Liver pain is a common clinical occurrence, but it is often poorly diagnosed and treated. The liver can serve as a source of pain in and of itself through the sympathetic nervous system and via referred pain secondary to peritoneal irritation through the intercostal and subcostal nerves. Pain that emanates from the liver itself tends to be ill defined and may be referred primarily to the epigastrium. It is dull and aching, and is mild to moderate in severity. The pain can be related to swelling of the liver and concomitant stretching of the liver capsule or distention of the veins, as is seen with portal obstruction. This pain is carried via sympathetic fibers from the celiac ganglion that enter the liver along with the hepatic artery and vein. This type of liver pain responds poorly to adjuvant analgesics. Occasionally, hepatic enlargement causes diaphragmatic irritation, which produces pain that is referred to the ipsilateral supraclavicular and shoulder region. This referred pain is known as the Kehr sign , and is transmitted via the phrenic nerve and often misdiagnosed.
Referred liver pain is caused by mechanical irritation and inflammation of the inferior pleura and peritoneum. This pain is somatic and carried primarily by the lower intercostal and subcostal nerves. This somatic pain is sharp and pleuritic and is moderate to severe in intensity. It responds more favorably to nonsteroidal antiinflammatory drugs (NSAIDs) and opioid analgesics in contrast to sympathetically mediated liver pain.
Signs and Symptoms
The clinical presentation of liver pain is directly related to whether the pain is mediated via the sympathetic or somatic nervous system or both. In patients with sympathetically mediated pain, the abdominal examination may reveal hepatomegaly with tenderness to palpation of the liver. Primary tumor or metastatic disease may also be identified. The remainder of the abdominal examination is nondescript. Auscultation over the liver fails to reveal a friction rub in most cases. As mentioned, the patient may report ill-defined pain in the supraclavicular region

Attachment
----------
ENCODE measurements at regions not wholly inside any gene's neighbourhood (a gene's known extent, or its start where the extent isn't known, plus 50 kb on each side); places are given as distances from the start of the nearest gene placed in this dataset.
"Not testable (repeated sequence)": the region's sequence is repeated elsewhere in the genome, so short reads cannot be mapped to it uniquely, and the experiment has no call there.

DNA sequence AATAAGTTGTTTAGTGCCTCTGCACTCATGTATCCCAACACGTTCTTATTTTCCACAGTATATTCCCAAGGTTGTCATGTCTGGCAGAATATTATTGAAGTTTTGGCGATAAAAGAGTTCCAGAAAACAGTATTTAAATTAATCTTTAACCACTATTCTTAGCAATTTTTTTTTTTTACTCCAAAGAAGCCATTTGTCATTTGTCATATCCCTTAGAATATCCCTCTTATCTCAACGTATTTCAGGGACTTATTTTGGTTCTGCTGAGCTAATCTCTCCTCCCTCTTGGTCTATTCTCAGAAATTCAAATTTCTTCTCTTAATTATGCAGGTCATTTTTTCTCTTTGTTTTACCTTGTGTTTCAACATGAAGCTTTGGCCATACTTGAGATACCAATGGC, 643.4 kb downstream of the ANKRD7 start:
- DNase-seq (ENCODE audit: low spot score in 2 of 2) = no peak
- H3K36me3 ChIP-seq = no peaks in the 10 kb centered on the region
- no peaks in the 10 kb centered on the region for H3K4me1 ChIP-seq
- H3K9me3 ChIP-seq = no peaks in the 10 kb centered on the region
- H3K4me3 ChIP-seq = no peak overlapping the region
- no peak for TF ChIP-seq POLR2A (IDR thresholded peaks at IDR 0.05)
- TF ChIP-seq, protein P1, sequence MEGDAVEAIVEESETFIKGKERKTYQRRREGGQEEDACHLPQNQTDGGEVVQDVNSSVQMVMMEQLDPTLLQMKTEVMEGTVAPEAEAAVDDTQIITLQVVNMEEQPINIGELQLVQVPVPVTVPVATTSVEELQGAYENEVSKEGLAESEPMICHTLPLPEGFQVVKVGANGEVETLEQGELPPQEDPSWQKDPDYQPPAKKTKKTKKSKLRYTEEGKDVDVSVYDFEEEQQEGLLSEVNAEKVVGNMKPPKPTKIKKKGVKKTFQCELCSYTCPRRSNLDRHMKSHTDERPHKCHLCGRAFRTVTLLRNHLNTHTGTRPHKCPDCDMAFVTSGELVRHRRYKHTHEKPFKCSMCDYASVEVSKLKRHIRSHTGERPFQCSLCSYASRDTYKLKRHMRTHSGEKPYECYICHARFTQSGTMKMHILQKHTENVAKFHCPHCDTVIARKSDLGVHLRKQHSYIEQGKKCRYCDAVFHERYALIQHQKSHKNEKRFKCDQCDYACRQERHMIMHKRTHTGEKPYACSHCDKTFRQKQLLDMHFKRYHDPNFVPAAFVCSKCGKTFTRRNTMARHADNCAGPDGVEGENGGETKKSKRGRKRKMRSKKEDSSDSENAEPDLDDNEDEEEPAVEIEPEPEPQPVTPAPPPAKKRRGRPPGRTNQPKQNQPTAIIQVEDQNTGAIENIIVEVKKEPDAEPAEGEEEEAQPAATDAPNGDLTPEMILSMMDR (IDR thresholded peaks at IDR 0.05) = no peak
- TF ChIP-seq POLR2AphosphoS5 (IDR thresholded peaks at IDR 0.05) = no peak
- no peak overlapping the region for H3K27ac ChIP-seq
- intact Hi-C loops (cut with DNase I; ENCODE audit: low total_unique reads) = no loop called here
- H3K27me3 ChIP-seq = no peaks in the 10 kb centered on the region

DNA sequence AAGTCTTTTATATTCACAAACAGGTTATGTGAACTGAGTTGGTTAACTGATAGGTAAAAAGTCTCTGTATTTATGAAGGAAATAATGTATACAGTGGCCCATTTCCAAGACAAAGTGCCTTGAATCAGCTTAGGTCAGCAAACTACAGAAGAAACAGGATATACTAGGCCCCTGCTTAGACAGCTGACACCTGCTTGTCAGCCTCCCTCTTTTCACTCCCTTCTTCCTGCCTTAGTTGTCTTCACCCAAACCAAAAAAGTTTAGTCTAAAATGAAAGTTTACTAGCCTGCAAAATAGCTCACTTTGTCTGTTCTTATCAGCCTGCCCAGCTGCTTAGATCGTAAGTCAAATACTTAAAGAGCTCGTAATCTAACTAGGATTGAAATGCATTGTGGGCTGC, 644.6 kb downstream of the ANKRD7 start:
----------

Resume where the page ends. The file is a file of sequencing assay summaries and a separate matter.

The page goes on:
Patients with somatically mediated liver pain present in an entirely different manner. The patient often splints the right lower chest wall and abdomen and takes small, short breaths to avoid exacerbating the pain. The patient may avoid coughing because of the pain and accumulated upper airway secretions, and atelectasis may be a problem.
The abdominal examination may reveal signs of peritoneal irritation over the right upper quadrant. A friction rub is often present with auscultation over the liver. The liver may be extremely tender to palpation. Primary tumor or metastatic disease or both may be present.
How is liver pain investigated?
Testing for patients with liver pain should be aimed at identifying the primary source of liver disease responsible for the pain and ruling out other pathological processes that may be responsible for the pain. Plain radiographs of the chest and abdomen, including an upright abdominal film, are indicated in all patients with pain thought to be emanating from the liver. Radiographs of the ribs are indicated to rule out occult bony pathological conditions, including tumors. Based on the patient’s clinical presentation, additional tests, including complete blood cell count, automated chemistries, liver function test, erythrocyte sedimentation rate, and antinuclear antibody testing, may be indicated. Computed tomography (CT) and magnetic resonance imaging (MRI) of the lower thoracic contents and abdomen are indicated in most patients with liver pain to rule out occult pulmonary and intra-abdominal pathological processes, including cancer of the gallbladder and pancreas. Positron emission tomography may help identify occult lesions both above and below the diaphragm. Differential neural blockade on an anatomical basis can serve as a diagnostic and therapeutic maneuver.